By Pablo Jaime Sáinz
Baja California Governor José Guadalupe Osuna Millán was in San Diego last week to strengthen binational relations between San Diego County and Baja California.
On Thursday, April 17, he was a guest at the Institute of the Americas at the University of California, San Diego, where he gave a conference titled Retos y Oportunidades de la Relación Fronteriza.
In that conference he said that the border shouldn’t be an excuse to limit cultural and economical exchanges between the two sides.
“Borders shouldn’t be barriers to creative and innovative thought, they should be places where we work in the present looking towards the future,” Osuna Millán said.
He also said that in Baja California there’s a productive environment open to local investment. Currently the government is trying to eliminate bureaucracy to support the establishment of more businesses.
Baja California is one of the states in Mexico with major foreign investment in the country. Some of the foreign companies in Baja California include Sharp, Hunday, General Electric, Kenwood, and Toyota. This allows the state to strengthen a policy of business development.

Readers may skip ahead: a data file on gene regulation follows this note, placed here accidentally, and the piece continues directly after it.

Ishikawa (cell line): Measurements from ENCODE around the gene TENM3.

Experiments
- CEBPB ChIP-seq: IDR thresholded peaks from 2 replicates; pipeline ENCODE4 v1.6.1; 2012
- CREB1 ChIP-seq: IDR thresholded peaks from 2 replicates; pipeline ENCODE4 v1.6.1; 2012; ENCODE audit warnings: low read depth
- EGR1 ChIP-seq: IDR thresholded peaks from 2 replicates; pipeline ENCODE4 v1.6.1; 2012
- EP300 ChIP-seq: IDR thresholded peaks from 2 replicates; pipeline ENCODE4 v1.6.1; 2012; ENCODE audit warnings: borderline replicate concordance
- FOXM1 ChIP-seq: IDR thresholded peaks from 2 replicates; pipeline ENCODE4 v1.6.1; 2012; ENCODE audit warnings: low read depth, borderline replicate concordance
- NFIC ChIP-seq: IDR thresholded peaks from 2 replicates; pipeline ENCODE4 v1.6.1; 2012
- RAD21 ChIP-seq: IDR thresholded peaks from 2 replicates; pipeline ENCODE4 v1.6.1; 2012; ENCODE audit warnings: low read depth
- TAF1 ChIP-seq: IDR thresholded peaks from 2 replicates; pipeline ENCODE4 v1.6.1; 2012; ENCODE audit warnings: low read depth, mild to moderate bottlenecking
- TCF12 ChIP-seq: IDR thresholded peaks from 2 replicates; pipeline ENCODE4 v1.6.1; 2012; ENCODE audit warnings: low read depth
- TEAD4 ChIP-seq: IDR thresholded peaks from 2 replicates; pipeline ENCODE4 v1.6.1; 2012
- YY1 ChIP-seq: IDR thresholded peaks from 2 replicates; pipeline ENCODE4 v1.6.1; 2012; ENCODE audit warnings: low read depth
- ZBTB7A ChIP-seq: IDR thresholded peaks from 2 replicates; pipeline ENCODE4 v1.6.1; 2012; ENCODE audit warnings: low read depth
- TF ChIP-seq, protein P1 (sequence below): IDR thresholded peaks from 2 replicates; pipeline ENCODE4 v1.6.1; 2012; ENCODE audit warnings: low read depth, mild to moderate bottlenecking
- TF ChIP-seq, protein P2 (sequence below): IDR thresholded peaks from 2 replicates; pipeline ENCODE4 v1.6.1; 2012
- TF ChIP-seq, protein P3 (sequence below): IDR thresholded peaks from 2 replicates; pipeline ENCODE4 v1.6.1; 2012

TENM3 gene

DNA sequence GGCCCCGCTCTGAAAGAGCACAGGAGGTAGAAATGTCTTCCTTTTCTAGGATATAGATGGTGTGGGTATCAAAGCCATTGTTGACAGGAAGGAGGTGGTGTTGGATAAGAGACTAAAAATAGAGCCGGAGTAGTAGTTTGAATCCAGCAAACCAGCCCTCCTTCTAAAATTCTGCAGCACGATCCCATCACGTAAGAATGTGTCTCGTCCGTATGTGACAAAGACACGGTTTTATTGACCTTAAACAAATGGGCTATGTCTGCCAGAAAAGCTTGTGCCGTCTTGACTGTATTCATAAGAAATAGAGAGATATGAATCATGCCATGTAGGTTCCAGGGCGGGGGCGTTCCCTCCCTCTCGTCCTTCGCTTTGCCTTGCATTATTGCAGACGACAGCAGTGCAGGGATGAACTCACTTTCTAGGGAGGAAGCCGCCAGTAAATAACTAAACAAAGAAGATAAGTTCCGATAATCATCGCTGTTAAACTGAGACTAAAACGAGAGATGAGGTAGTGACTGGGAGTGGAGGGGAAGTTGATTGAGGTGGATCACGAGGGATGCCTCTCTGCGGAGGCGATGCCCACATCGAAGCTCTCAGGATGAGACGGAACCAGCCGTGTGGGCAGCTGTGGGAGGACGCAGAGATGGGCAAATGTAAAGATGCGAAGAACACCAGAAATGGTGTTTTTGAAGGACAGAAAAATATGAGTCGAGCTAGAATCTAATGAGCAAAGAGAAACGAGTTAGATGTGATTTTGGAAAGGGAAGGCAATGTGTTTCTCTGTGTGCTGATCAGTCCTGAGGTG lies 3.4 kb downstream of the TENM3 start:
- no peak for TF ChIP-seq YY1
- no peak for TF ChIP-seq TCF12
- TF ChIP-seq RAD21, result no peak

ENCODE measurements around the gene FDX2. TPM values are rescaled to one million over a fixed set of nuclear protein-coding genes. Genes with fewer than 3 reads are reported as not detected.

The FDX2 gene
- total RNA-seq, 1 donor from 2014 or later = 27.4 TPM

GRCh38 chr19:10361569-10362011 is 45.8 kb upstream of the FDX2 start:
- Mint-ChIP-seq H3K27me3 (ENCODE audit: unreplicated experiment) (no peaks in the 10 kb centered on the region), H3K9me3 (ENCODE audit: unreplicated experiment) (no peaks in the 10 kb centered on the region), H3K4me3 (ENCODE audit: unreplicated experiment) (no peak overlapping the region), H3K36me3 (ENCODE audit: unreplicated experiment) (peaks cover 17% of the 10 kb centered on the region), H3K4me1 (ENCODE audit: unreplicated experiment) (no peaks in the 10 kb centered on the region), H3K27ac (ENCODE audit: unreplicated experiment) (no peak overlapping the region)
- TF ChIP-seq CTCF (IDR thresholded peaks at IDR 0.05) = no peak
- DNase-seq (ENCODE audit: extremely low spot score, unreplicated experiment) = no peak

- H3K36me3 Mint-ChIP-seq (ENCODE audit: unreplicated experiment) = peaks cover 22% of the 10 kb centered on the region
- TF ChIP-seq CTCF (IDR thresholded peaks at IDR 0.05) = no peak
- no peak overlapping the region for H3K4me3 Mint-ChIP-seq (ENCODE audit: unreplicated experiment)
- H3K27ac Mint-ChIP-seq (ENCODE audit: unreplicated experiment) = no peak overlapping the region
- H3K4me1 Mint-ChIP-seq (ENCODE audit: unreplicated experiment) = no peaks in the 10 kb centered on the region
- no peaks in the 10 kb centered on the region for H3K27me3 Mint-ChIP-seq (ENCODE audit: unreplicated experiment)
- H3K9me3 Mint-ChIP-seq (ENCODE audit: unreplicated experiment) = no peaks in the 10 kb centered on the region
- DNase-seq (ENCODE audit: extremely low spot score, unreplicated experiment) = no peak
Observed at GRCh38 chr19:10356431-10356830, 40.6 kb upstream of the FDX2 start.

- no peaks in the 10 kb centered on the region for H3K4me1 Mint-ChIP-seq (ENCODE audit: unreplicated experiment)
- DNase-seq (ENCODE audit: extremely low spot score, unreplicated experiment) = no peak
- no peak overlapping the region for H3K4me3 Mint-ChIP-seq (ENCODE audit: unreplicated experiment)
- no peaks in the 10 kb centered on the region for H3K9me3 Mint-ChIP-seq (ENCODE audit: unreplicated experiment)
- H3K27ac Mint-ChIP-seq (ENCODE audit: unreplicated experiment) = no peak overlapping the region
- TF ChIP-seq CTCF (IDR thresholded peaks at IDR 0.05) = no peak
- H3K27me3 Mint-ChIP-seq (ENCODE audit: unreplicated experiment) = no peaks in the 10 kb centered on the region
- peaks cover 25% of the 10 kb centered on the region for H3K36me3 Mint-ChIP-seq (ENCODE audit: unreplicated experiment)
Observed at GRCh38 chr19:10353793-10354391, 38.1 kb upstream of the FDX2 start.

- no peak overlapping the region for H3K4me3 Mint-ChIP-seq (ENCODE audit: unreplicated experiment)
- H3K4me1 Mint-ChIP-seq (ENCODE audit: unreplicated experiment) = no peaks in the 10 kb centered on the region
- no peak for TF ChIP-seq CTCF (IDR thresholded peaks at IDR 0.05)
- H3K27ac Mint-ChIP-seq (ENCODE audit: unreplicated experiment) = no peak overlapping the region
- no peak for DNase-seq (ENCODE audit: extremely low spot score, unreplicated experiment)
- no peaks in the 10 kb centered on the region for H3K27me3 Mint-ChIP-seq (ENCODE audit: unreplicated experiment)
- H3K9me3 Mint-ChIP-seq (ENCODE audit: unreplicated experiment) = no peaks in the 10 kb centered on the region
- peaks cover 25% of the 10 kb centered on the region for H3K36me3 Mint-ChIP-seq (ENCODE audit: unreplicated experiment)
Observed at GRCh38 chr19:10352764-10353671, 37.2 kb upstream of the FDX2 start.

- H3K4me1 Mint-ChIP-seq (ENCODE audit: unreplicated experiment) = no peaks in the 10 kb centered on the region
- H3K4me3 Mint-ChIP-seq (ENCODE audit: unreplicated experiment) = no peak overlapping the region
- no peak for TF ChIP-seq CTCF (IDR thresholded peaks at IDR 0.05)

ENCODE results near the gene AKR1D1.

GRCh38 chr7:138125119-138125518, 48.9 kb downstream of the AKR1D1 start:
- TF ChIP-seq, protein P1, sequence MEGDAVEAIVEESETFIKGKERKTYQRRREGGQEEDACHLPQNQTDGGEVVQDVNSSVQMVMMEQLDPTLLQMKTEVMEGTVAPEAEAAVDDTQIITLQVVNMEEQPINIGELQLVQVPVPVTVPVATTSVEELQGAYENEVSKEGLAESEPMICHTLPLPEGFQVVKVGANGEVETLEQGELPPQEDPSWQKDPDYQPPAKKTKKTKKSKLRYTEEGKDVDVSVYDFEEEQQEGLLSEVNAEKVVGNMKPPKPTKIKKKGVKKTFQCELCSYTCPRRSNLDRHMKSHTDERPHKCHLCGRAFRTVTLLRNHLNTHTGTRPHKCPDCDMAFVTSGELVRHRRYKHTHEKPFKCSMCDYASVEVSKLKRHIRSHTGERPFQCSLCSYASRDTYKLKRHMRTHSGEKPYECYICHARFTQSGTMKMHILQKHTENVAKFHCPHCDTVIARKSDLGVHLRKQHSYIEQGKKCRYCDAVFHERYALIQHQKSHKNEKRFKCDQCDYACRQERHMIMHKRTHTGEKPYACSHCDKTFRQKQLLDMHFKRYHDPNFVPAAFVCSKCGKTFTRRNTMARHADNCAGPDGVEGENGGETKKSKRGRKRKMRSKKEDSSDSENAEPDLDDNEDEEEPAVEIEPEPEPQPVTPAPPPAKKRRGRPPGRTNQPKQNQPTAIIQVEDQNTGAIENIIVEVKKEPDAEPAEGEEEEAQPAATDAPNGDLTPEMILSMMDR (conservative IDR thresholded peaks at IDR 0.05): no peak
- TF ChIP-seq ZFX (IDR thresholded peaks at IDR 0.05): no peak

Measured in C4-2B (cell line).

Welcomed by UCSD chancellor MaryAnne Fox, International Affairs vice-chancellor, Peter Cowhe, and Colegio de la Frontera Norte (COLEF) President Tonatiuh Guillén, the governor was witness to the agreement of collaboration between UCSD and COLEF.
“I accepted UCSD’s invitation because this allows us to strengthen my administration’s policy dealing with people’s quality of life. Our binational reality represents a great challenge,” Osuna Millán said.
He also talked about migration, pointing out that in Baja California migration has been a key factor in the state cities’ economic growth, which translates to Tijuana having the highest border-crossers, 19 percent of the entire border.
Regarding the modernization of the ports of entry, he said that Baja California’s government promotes updating current facilities, opening all lanes all the time, double checkpoints, increasing the operation hours of the Tecate port of entry to 24 hours, and opening more SENTRI lanes.
“We share with California the same vision: Increase competitiveness through border alliances, that’s why Baja California is among the top five Mexican states with greatest potential for technological and industrial development,” Osuna Millán said.